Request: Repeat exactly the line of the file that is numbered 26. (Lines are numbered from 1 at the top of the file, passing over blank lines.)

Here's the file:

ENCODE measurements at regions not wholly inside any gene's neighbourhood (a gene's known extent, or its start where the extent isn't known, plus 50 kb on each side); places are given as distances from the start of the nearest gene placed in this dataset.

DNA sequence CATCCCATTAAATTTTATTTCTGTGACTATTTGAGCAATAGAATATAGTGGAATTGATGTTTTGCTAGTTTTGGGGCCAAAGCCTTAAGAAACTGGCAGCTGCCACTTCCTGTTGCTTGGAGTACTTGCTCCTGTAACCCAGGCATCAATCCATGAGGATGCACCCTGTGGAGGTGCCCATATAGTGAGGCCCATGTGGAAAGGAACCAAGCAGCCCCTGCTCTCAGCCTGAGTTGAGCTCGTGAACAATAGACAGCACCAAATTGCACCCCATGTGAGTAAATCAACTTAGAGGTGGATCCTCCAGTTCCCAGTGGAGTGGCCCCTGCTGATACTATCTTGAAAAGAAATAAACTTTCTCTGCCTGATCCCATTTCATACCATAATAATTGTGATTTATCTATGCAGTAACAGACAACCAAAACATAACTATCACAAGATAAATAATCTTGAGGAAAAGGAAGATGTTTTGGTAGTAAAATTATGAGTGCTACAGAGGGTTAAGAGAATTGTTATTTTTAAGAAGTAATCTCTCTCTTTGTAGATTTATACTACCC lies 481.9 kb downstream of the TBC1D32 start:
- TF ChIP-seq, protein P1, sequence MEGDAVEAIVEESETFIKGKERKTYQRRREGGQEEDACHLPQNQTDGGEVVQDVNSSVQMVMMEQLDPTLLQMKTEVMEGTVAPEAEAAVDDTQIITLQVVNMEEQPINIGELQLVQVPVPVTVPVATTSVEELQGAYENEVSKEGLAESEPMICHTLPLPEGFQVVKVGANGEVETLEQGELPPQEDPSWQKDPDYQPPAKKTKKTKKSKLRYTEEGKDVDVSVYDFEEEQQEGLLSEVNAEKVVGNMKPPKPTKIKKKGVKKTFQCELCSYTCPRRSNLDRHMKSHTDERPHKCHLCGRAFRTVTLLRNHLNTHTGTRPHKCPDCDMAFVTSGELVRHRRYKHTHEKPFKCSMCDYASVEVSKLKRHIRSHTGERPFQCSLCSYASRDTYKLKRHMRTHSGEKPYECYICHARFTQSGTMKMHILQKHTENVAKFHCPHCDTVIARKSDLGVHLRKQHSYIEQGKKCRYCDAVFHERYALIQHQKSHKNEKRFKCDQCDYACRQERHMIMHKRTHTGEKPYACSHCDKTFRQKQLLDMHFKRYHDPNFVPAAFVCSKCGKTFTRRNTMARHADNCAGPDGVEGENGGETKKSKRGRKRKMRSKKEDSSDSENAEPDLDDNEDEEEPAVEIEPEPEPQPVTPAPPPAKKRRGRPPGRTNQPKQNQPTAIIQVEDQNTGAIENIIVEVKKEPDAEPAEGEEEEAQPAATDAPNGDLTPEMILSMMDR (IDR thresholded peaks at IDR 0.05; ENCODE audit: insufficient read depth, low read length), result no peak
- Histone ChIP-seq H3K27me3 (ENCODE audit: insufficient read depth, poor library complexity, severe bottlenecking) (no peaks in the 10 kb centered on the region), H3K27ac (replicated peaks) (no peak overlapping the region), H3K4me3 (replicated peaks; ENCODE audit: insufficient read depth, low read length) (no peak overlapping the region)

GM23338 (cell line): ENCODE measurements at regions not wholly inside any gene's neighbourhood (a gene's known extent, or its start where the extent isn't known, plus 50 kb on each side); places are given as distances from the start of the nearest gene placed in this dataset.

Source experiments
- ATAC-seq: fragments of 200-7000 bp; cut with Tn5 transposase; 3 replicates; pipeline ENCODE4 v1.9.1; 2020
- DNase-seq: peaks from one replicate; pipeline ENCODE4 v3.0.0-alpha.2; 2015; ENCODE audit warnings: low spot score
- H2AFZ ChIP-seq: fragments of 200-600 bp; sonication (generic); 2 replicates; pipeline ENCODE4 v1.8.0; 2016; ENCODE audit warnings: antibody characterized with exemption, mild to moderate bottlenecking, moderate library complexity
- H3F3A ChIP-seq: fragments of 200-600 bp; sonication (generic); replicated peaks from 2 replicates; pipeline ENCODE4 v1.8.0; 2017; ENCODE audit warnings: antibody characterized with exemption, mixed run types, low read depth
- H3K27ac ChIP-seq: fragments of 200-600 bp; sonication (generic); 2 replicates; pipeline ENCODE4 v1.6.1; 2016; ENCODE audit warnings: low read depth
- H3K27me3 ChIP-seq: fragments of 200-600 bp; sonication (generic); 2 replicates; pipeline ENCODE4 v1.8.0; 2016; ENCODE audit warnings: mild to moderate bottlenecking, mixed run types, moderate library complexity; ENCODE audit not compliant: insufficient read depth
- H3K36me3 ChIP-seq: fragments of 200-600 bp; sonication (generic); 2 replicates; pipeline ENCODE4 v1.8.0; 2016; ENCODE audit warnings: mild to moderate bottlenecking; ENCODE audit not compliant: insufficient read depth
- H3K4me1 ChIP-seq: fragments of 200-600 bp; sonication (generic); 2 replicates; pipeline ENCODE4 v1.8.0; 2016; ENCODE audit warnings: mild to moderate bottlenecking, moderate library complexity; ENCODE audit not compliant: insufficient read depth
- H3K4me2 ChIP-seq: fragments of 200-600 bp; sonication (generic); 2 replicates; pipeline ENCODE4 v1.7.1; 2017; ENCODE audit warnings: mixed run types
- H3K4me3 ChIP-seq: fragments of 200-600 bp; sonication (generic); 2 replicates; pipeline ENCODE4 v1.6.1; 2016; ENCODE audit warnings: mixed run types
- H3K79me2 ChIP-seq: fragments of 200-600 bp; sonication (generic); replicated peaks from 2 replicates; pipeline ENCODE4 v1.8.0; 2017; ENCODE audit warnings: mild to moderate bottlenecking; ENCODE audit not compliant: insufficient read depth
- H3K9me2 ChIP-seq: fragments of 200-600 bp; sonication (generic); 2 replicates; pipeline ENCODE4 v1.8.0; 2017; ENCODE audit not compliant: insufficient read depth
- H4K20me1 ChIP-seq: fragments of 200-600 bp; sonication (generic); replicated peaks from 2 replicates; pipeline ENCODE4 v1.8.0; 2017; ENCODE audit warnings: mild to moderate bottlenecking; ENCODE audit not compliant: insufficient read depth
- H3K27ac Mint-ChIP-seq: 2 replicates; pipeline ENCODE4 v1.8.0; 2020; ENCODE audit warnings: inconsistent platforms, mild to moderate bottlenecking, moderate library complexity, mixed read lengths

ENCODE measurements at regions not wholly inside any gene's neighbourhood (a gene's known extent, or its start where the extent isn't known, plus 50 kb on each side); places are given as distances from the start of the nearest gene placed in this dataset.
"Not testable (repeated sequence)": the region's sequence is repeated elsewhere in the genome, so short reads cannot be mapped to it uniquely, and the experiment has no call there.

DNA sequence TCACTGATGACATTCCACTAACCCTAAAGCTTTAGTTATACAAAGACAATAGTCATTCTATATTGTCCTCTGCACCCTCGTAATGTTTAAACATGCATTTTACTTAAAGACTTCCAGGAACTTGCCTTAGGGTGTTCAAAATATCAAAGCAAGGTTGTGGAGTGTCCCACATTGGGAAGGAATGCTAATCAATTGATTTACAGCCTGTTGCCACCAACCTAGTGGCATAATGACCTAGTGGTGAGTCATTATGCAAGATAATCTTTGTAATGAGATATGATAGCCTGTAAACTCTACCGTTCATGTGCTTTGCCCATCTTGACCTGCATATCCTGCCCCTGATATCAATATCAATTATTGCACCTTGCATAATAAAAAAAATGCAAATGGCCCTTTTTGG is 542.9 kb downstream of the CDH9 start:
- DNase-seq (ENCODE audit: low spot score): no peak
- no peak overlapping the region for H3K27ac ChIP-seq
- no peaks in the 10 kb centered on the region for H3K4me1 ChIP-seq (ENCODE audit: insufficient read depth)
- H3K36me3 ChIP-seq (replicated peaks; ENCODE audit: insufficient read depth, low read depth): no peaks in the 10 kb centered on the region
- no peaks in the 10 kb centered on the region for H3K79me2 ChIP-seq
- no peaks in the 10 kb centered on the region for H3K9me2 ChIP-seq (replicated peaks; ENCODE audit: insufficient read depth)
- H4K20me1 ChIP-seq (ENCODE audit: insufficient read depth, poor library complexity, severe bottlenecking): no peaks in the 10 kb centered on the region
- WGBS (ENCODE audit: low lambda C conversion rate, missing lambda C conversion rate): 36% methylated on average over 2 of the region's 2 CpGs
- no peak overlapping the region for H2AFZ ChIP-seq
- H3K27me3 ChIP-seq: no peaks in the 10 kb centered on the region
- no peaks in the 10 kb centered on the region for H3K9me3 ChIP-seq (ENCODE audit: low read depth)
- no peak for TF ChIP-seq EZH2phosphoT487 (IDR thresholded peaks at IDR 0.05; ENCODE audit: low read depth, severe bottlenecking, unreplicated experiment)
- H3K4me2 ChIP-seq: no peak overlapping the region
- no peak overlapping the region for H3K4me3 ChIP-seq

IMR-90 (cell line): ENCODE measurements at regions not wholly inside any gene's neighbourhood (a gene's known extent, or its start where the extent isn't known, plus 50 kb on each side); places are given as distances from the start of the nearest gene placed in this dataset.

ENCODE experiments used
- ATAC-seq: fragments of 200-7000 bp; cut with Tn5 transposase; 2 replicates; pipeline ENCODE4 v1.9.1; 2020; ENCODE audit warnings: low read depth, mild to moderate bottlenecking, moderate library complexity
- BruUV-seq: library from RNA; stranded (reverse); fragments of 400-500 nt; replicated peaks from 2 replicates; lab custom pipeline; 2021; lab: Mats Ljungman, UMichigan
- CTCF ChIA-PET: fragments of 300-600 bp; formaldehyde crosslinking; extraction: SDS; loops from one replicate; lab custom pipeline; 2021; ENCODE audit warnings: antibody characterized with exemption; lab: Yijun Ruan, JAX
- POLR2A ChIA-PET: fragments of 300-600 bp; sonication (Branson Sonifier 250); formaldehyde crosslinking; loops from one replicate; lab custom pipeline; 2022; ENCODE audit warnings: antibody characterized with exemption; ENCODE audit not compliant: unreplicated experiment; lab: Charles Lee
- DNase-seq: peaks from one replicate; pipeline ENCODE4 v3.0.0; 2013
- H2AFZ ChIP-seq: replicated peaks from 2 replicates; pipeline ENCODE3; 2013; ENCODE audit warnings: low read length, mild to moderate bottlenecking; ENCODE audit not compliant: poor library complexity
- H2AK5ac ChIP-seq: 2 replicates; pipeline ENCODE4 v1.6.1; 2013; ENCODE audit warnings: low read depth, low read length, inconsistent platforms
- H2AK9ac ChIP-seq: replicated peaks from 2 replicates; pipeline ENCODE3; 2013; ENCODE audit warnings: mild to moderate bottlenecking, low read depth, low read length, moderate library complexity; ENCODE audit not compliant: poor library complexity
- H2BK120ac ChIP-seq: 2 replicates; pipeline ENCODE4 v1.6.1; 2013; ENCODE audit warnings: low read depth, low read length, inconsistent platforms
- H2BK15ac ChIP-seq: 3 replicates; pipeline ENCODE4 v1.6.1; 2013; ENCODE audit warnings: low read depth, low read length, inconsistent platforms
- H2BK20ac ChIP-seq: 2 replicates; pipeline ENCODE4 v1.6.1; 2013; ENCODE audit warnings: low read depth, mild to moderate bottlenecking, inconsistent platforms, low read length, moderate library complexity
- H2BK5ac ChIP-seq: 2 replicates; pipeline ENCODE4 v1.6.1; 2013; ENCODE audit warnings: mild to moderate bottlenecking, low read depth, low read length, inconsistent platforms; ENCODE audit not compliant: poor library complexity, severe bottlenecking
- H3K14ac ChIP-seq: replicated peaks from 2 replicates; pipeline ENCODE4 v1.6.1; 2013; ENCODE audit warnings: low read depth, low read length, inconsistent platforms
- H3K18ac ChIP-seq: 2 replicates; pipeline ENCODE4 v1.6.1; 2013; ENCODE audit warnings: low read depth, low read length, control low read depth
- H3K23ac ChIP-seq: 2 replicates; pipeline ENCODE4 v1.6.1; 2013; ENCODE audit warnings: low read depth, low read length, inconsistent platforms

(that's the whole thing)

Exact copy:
- no peaks in the 10 kb centered on the region for H3K4me1 ChIP-seq (ENCODE audit: insufficient read depth)